We were in San Diego this past week on a mini-vacation, visiting with some family and taking in the local sites like Sea World and Legoland. My daughter loved hanging out with her cousins, the three of them hand in hand, running through the hotel doing their best Three Musketeers impression.
When it was time to pack up and leave, I was struck by a conversation I had with one of the hotel staff, an older gentleman, from Spain. He asked us where we were from and we all replied in stereo, India.
And then something happened. I was watching his face, the end of his eyes started to smile, his posture seemed a little more relaxed, his words wanting to reflect his sentiment. He tells us that he was in India in 1966, 1967, 1968, and 1969. He listed out each year instead of grouping them altogether. He ended our conversation with, “The time I spent in India was the most memorable time in my life.”
And I believed him when he said it. There was a genuine love for whatever happened in those years. It could have been a love affair with a girl or a time when he was young and didn’t have any responsibilities. The point is, I don’t know what happened during those years, but the intensity of his experience was something he felt that he had to convey to four strangers.
This moment happened over three days ago and I still can’t shake his face and statement out of my mind. All of us are making memories, but do we know which ones are going to be the most memorable? I wanted to ask him, did you know while you were in India, that this was going to be the most precious memorable time in your life? I know there isn’t an answer to this question, but I wonder how many of us truly appreciate the memories we are making.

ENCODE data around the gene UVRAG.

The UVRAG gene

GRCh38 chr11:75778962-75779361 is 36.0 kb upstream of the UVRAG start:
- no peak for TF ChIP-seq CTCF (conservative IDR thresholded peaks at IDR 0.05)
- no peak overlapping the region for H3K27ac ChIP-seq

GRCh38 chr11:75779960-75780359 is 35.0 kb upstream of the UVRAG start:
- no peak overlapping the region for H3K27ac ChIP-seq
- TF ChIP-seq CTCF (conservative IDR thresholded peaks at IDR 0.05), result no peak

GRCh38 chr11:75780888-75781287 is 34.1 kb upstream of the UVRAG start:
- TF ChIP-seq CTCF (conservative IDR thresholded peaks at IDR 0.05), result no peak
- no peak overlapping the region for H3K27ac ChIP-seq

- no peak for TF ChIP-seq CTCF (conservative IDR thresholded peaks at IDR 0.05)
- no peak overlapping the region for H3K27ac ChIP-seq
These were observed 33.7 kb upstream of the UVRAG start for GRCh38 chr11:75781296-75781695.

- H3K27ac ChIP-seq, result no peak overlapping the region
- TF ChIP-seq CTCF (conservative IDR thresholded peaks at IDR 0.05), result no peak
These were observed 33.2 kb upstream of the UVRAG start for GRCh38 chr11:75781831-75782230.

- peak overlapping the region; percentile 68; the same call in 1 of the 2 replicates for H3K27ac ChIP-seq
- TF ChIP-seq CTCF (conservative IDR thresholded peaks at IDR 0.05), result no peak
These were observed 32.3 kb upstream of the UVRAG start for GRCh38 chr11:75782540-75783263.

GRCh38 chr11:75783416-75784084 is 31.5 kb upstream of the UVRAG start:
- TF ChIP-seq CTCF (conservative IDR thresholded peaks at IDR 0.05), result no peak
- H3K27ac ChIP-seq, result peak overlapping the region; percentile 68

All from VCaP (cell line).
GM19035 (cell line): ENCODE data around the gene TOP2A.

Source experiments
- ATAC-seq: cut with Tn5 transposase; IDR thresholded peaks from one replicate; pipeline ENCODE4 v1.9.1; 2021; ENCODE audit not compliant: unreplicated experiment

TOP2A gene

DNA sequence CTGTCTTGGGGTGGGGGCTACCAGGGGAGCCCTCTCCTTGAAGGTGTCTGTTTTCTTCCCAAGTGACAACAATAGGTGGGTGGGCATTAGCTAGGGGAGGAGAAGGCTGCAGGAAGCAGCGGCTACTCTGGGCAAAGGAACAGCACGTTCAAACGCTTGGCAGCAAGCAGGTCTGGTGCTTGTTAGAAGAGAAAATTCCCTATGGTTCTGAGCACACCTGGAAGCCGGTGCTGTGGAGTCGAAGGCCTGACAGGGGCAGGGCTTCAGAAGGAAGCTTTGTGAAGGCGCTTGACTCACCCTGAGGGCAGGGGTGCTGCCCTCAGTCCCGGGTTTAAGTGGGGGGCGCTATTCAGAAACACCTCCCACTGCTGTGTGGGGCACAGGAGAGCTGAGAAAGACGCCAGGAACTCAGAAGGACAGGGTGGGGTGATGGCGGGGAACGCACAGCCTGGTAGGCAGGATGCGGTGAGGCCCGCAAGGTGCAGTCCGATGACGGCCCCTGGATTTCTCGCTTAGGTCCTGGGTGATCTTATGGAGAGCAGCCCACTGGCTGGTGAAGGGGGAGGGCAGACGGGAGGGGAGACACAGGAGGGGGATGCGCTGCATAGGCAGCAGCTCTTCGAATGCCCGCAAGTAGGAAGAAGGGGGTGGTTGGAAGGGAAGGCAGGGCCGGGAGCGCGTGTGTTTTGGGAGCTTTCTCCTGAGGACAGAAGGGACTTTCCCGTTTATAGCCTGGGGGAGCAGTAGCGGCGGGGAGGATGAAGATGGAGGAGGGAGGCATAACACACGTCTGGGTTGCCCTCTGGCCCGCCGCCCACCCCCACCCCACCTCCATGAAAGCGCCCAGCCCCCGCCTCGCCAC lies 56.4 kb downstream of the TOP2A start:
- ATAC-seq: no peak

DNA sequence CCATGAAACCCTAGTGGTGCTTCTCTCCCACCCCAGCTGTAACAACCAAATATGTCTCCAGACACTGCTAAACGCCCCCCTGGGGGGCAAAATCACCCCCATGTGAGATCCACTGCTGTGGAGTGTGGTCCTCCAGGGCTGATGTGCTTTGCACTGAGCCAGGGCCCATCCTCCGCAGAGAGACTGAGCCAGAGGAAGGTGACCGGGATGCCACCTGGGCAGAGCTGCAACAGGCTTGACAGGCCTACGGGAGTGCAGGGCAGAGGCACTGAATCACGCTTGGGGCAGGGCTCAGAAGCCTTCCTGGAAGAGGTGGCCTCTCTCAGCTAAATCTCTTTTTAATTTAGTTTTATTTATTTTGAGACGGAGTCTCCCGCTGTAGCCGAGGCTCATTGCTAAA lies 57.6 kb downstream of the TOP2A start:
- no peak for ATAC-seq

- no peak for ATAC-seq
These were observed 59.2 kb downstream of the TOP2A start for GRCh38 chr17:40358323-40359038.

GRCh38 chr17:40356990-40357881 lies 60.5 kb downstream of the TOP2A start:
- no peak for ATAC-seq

What is the most memorable time in your life? Did you know it as you were making the memory? Have you had a conversation with a random stranger that stayed with you? Did you learn anything from that conversation?
My husband and I often banter back and forth about memories from our childhood and I always ask him: What do you think it is about a moment that keeps it vivid in our mind, while others often fade? I have no answers, but I’m deeply curious about it, mostly because I’d love to have some sense of what will be remembered by my children. I suppose that’s it though right? What’s impactful to us as individuals can’t be understood as a whole because the experiences are so unique to our own perceptions. Okay…I’m getting all existential.
I remember taking a flight home to Malaysia for the first time by myself to see my family during the university’s winter break, and I sat next to a boy who was also in college (not mine), except he was going to Thailand to visit his parents.
We spent the entire first leg of our flight in conversation, and I felt completely comfortable talking to him, like we’ve known each other for years. And we also spent our six-hour layover in Seoul together – parting was bittersweet because although we felt a strong connection, we lived in different states and were in completely different points of our lives, so while we exchanged details, we knew we would never see or talk to each other again. And we were right.
However, I still remember his face and occasionally, I wonder about him. It’s not the most memorable thing that’s ever happened, but it’s one that surprises me, how I still remember the details like it was yesterday. And why of all the connections I’ve made in the past, this one with a random stranger continues to make me smile.